Five Teens Killed in Southern California Crash

Auto accident attorneys at Pintas & Mullins Law Firm recently reported on the dangers of driving during Memorial Day Weekend. Many are calling the southern California wreck that occurred over this 2013 holiday weekend the worst single-car crash in recent memory; five were killed in the wreck, all students at nearby high schools.

The crash occurred on Jaboree Road in Newport Beach, CA, just down the road from the city’s police station. Police state that the driver, a 17-year-old senior at University High School, was speeding in an Infiniti when the car swerved out of control, hitting a tree. The Infiniti split in two in the impact and was engulfed in flames The vehicle was so split, in fact, that emergency responders initially though the crash involved two separate cars.

The driver, along with the four passengers (including two sisters), were all killed. One of the passengers was thrown partway from the Infiniti while the other four were ejected completely from the vehicle. Most of the victims’ bodies were so mangled that police had to use their fingerprints as identification.

Police stated that speed was a factor in the crash, which occurred at the bottom of a steep hill. The victims’ friends told the LA Times that students should take this wreckage as a wake-up call. Newport Beach and the surrounding area have an illustrious history of high-profile crashes related to speeding.

In 2009, less than a mile from this crash site, the co-founder of an apparel company was killed after his Ferrari was hit by a Porsche, causing the Ferrari to strike a light pole and, similarly to the Infiniti, split completely in two. Newport police later estimated the Porsche was traveling around 100 miles per hour.

Just two years ago, in 2011, three people were killed in a crash associated with speeding on West Coast Highway. That crash also involved the death of a high school student. In 1997, a speeding SUV filled with 10 students from Newport Harbor High School hit a median and flipped, killing one passenger and leaving another in a coma.

In related news, motorists in Illinois convicted of DUI who have an ignition interlock system will now also be subjected to camera surveillance. Starting on July 1, 2013, drivers will have their pictures automatically snapped when they attempt to start their cars.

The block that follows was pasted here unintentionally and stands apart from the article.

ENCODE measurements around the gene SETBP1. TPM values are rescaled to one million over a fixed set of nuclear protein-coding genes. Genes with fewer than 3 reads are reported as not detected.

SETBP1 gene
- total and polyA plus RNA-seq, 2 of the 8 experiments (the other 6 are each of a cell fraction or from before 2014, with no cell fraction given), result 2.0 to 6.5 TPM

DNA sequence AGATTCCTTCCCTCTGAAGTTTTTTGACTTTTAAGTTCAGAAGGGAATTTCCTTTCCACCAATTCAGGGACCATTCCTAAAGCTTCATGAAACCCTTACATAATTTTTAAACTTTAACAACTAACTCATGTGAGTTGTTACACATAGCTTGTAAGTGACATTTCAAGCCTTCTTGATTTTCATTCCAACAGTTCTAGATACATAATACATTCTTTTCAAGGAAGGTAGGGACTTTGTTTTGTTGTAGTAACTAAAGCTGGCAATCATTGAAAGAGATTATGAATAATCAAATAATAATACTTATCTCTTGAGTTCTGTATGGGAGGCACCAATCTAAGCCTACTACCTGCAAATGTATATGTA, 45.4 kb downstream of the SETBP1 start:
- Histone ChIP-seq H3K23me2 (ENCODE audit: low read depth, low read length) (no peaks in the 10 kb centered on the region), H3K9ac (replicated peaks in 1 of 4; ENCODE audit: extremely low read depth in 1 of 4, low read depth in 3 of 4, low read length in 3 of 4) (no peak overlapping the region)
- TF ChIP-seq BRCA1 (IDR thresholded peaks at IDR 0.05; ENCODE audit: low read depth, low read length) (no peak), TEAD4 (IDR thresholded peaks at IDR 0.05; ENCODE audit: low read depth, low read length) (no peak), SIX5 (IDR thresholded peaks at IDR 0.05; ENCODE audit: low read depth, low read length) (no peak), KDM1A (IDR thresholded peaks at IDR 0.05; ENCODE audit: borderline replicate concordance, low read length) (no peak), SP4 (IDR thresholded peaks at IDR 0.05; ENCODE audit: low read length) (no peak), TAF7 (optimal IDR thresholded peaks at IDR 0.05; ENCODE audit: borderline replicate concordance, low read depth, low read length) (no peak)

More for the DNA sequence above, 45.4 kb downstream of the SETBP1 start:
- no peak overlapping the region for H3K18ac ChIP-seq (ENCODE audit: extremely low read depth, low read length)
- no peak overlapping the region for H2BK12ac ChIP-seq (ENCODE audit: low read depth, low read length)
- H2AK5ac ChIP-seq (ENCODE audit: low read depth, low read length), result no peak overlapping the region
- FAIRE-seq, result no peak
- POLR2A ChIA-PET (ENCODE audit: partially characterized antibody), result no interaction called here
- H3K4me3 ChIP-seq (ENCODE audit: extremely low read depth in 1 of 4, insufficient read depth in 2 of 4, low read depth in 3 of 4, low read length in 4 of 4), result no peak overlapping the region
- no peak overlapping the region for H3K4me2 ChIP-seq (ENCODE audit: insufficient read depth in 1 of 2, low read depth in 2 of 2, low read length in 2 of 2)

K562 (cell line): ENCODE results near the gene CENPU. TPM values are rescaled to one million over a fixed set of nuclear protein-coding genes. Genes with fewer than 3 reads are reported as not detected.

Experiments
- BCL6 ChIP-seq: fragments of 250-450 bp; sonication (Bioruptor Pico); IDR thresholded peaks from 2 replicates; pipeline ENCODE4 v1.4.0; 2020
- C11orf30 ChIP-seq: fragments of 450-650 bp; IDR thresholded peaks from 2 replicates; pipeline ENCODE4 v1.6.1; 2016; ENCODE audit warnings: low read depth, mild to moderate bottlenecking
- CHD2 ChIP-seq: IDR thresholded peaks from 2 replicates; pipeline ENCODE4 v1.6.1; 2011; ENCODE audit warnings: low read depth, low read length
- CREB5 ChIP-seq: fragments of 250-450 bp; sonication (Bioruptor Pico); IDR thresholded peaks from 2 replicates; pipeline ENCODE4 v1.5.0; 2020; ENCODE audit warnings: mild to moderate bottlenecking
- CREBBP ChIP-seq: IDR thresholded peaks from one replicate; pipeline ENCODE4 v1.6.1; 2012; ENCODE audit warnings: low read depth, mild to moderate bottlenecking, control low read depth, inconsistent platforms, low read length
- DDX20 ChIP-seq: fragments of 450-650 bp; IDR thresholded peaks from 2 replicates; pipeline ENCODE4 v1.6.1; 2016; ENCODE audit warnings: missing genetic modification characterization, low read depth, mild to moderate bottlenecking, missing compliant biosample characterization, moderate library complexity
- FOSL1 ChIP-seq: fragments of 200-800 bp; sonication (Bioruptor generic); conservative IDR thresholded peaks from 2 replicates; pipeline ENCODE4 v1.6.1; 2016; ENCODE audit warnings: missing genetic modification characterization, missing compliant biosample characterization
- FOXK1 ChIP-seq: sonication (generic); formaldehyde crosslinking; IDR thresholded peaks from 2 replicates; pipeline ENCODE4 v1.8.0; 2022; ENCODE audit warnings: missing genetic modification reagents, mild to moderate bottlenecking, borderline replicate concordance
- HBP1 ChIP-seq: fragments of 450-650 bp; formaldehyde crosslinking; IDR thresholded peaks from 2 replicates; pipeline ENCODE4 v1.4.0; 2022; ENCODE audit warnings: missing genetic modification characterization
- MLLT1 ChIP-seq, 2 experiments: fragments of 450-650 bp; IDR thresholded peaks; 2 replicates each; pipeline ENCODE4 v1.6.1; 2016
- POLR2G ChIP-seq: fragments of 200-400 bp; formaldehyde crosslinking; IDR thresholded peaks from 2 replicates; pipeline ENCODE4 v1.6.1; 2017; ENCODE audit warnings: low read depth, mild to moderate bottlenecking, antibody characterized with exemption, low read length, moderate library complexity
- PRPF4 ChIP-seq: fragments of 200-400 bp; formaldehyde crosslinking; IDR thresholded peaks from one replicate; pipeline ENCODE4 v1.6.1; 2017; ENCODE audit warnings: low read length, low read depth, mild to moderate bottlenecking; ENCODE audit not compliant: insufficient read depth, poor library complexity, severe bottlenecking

Ignition interlocks have become quite popular in the United States in recent years, with most states adopting the system even for first-time drunken drivers. The interlocks require drivers to breathe into a breathalyzer device before their car is able to start.

Illinois Secretary of State Jesse White recently noted that the interlock system has one significant flaw: that there is no way to ensure that the person blowing into the device is the driver of the vehicle. Because of this, White recently approved an amendment to the administrative rules so that a camera is now required in all vehicles to record who is blowing into the interlock.

The Illinois director of Mothers against Drunk Driving affirms that there are many people who try to defeat the interlocks by having sober friends blow into the device. Others are saying the new requirement is an impediment on driver privacy, referring to the cameras as Big Brother.

About 11,000 Illinois residents volunteer to have interlocks every year, which allow them to drive after a DUI arrest. The majority of these 11,000 are first-time offenders, and are required to have the interlocks for anywhere between six and 12 months.

Auto accident attorneys at Pintas & Mullins Law Firm hope the new camera system for interlocks will make Illinois roads safer for all drivers. If you or a loved one was seriously injured in a crash caused by the negligence of another, you may be entitled to significant compensation for any medical bills, lost wages, and pain and suffering.

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